■ ING Antai names manager
ING Antai (ING安泰人壽) yesterday announced that chief executive officer Chan Pi-yao's (陳丕耀) term will expire at the end of this month, and his post will be taken over by John Wylie, regional general manager of ING Asia Pacific, the company said in a press release. Taiwan has become ING Group's second-largest life insurance market in Asia. To strengthen its foothold here with an eye on the potential retirement pension market, the group decided to have Wylie, an expert in pension programs, lead the company to further boost its sales and market share. ING Antai, the nation's fourth-largest life insurer announced last month that its Taiwanese operations will be upgraded from a branch to a subsidiary company of the Hague-based ING Group, starting March 1.
■ New FSC official announced
The Financial Supervisory Commission's secretary-general William Tseng (曾銘宗) will take over as acting director-general of the commission's Examination Bureau, the commission's spokesman Lin Chung-cheng (林忠正) said yesterday. Lee Chin-chen (李進誠), the former director-general of the bureau, was charged last October and may face an eight-year jail sentence for his alleged leaking of confidential information about a government probe into Power Quotient International Co (勁永國際) to an investor who profited from the information.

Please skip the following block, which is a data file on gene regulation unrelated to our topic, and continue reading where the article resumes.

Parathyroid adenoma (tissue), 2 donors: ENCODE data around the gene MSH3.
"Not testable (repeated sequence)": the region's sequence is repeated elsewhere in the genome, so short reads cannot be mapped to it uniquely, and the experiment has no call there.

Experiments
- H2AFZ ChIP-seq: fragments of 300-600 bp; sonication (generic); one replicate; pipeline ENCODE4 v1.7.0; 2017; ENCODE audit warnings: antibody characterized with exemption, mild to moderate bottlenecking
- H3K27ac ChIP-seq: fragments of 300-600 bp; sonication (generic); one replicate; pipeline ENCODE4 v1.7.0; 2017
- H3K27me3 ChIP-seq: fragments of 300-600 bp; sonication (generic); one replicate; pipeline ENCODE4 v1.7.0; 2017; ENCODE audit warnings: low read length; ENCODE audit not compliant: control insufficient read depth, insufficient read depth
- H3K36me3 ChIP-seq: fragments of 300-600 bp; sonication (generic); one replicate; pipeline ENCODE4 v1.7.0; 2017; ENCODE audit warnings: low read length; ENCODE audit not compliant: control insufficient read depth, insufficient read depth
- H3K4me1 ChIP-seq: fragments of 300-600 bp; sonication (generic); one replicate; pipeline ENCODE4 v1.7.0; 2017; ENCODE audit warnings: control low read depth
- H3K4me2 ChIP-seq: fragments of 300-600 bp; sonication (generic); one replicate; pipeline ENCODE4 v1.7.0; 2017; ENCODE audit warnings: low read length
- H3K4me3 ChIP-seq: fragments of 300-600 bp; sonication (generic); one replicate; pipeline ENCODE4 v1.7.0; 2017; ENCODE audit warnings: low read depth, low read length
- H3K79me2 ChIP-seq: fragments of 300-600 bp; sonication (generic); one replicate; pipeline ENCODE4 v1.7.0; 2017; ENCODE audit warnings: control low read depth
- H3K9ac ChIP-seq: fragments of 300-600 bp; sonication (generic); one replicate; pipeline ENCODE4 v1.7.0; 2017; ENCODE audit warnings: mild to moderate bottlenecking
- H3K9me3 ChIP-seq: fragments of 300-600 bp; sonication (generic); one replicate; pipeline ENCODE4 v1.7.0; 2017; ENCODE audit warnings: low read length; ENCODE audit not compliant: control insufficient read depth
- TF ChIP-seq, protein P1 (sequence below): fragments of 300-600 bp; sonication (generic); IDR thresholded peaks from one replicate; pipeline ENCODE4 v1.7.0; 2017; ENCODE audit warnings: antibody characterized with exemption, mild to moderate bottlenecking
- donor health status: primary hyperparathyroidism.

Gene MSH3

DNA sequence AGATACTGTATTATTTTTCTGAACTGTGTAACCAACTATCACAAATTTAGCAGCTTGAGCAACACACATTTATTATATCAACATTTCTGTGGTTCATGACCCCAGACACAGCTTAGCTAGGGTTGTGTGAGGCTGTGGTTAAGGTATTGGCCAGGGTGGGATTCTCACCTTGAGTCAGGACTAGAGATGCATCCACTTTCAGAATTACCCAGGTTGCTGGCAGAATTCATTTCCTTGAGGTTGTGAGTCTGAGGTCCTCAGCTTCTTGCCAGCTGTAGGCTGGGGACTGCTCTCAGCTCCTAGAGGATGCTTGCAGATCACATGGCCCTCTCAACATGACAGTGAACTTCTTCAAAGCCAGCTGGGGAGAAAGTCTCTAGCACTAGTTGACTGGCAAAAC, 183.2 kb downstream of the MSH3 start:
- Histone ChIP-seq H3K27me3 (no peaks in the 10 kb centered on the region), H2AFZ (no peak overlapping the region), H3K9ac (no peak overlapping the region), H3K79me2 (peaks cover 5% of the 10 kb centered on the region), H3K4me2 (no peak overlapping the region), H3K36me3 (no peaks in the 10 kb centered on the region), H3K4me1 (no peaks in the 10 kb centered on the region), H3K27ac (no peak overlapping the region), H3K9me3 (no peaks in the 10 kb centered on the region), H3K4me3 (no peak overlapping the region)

■ Foreign investment still rising
Foreign investors continued their interest in Taiwan's shares in February, with net foreign remittances to the stock market amounting to US$1.09 billion from the start of the month until Feb. 10, according to figures released yesterday by the Financial Supervisory Commission's Securities and Futures Bureau. Taiwan has seen net inward remittances by foreign investors increase for three consecutive months since November last year, with the amount hitting a single-month record high of US$8.52 billion in December.
Since the stock market reopened after the Lunar New Year holiday (Feb. 3 until Feb. 10), foreign investors bought listed shares worth NT$569.4 billion (US$17.5 billion) and sold listed shares worth NT$493.4 billion in Taiwan, posting a net buying worth of NT$76 billion, the tallies show.
■ Direct selling booming
Taiwan's direct selling industry is expected to post a growth rate of 30 percent this year, despite competition from other retail businesses, a leading direct selling company said yesterday. According to Amway Taiwan, the market scale of Taiwan's multi-level network marketing amounted to some NT$68.3 billion (US$2.1 billion) in 2004, up 30 percent over the previous year. They noted that health food and skin-care products are the two main product lines fielded by Taiwan's direct selling industry, with the two categories together accounting for more than 60 percent of total sales. They said Amway Taiwan posted sales of NT$6.57 billion in 2005, 28 percent higher than 2004, and that the company was aiming to boost that amount to top NT$7 billion in 2006.
■ NT dollar falls